Work Less, Grow More: How to Automate Your Small Business in 2018
2018 sounds so futuristic. I’m just getting used to typing it, but the disappointment about not having flying cars and consumer space travel hasn’t quite faded.
Even though we don’t all have robots that make us breakfast and pick out our clothes, automation has come a long way for small businesses. Things are getting easier.
This year, don’t focus as much on resolutions (if you haven’t given up on them already). Focus on counter-resolutions—the things you won’t tolerate anymore. Stop doing all the boring things, automate them, and get back to business.
Here are 12 areas of your small business that you can start automating today.
1. Mileage logs
As you prepare for tax season, mileage is one of the many deductions you may be thinking about. If you’re scrambling to dig up receipts and retroactively building a journal of your time in the car, give MileIQ a try this year. The simple app works in the background on your phone to keep a record of where you’ve been. You can save favorite locations and even set work hours to properly categorize your trips, and everything gets saved into a beautiful record that you’d have a hard time creating in one painful sitting.
2. Bookkeeping and accounting
Bookkeeping is a burden for nearly every client I work with, so I developed a unique process to automate accounting and save time on the task. What used to take me hours-a-week has turned into a minutes-a-month process.
Starting with FileThis, I make all of my statements paperless, and sync them to a cloud storage folder, such as Evernote, Google Drive, or Dropbox. Then, I share access to that folder with my Bench bookkeeper, who reconciles all the data and puts together easy to understand financial statements without me ever having to lift a finger.
3. Eliminating junk mail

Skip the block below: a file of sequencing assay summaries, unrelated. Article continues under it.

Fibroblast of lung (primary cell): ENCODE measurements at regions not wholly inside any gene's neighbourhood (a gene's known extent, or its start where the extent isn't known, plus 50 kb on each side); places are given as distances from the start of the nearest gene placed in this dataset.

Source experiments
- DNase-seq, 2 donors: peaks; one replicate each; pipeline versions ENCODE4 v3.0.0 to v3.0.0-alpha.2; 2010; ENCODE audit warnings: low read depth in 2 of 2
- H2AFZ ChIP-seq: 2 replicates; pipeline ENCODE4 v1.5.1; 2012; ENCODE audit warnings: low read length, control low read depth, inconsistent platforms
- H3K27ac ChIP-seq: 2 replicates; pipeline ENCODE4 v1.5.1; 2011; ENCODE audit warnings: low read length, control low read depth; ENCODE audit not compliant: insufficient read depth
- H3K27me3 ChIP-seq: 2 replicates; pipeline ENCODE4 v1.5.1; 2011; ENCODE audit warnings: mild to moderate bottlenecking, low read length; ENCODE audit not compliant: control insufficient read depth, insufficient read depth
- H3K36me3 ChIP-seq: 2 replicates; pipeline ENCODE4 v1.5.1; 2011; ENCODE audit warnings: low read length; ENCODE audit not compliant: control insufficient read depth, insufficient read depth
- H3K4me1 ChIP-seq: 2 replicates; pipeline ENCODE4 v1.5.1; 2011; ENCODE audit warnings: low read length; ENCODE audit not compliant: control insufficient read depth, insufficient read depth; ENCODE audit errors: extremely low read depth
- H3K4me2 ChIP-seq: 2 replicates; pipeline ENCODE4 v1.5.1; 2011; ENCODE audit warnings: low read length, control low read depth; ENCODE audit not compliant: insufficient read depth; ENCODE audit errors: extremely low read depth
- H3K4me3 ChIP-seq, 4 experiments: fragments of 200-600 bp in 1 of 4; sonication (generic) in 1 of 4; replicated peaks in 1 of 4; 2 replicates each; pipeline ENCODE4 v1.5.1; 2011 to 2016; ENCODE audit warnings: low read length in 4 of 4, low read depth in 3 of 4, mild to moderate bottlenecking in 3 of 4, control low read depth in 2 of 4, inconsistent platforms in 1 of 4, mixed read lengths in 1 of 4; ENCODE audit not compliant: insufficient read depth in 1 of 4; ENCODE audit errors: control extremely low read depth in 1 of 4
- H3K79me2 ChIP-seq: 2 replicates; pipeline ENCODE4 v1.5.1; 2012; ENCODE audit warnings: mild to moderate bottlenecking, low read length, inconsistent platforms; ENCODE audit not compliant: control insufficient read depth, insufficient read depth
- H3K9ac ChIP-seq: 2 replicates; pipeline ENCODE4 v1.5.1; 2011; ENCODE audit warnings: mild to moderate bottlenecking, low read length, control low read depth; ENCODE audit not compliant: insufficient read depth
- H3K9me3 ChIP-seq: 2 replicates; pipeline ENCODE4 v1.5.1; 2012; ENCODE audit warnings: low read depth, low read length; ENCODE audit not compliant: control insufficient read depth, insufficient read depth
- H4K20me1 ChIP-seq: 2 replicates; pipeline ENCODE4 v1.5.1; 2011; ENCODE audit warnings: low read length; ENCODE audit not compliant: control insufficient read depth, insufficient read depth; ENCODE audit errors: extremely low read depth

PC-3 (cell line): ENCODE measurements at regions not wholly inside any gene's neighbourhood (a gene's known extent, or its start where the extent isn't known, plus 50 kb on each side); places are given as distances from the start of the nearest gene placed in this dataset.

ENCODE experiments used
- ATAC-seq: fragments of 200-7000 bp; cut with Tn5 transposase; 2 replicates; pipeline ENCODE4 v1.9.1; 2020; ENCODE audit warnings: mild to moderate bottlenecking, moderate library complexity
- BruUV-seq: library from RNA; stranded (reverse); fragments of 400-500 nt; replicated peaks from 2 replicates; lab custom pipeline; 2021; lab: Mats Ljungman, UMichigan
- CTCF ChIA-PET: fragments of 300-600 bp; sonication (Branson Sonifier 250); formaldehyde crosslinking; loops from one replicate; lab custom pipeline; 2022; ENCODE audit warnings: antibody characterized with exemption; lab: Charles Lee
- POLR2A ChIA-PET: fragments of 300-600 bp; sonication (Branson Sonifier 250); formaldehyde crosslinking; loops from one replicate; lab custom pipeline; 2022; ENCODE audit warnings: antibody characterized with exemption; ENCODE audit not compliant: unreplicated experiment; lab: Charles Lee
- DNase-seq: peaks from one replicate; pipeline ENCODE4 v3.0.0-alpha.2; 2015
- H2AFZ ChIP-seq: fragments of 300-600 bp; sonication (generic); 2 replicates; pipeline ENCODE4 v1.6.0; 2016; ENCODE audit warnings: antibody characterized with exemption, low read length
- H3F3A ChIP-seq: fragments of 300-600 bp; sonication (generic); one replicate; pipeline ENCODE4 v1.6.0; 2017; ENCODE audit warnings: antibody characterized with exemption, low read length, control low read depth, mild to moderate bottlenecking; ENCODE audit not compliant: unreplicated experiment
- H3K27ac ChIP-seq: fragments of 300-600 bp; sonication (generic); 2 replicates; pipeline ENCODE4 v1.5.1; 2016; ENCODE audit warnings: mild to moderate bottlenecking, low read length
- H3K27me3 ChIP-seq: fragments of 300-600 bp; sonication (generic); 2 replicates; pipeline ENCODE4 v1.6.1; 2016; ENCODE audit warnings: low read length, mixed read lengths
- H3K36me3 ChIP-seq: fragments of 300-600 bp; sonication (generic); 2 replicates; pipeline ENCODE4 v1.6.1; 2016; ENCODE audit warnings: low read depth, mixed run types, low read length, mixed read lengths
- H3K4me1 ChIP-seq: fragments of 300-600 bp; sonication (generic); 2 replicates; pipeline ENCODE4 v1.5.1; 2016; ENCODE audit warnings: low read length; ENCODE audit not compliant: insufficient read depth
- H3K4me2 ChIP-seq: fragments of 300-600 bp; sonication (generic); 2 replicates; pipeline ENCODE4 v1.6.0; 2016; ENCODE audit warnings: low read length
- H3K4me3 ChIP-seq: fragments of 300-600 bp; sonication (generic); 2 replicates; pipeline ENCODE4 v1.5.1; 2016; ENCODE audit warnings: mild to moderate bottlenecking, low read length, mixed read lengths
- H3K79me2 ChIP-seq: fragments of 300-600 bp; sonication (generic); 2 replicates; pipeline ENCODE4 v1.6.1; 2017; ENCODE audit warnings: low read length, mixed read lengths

If you’re still manually deleting or archiving every coupon, newsletter or junk email that finds its way into your inbox, you’re wasting a lot of time. Sanebox collects all of this non-urgent mail and sends you digests on a daily or weekly basis. So your inbox stays clean, and you review the junk once… not dozens of times per day.
4. Blogging and social media
Making an impact with social media can be a full-time job. If you’re not in front of the computer all day, try using Buffer to schedule your posts. Buffer lets you build a queue of information you’d like to share and schedule the posts for the optimal time. That way, you can put all of your energy into interaction.
If you use WordPress to blog about your business, check out CoSchedule. It allows you to plan, schedule, and compose blog and social media posts from a centralized dashboard. You can also provide your team members access to view, edit, and update your publishing schedule.
Let’s face it: payroll is a chore. Adding new employees to the system can take hours, collecting and filing paper forms is tedious, and remembering to submit payroll or file tax documents is stressful. Enter Gusto. Just invite employees by email and Gusto does the rest. Put your payroll on autopilot and you don’t have to push a button.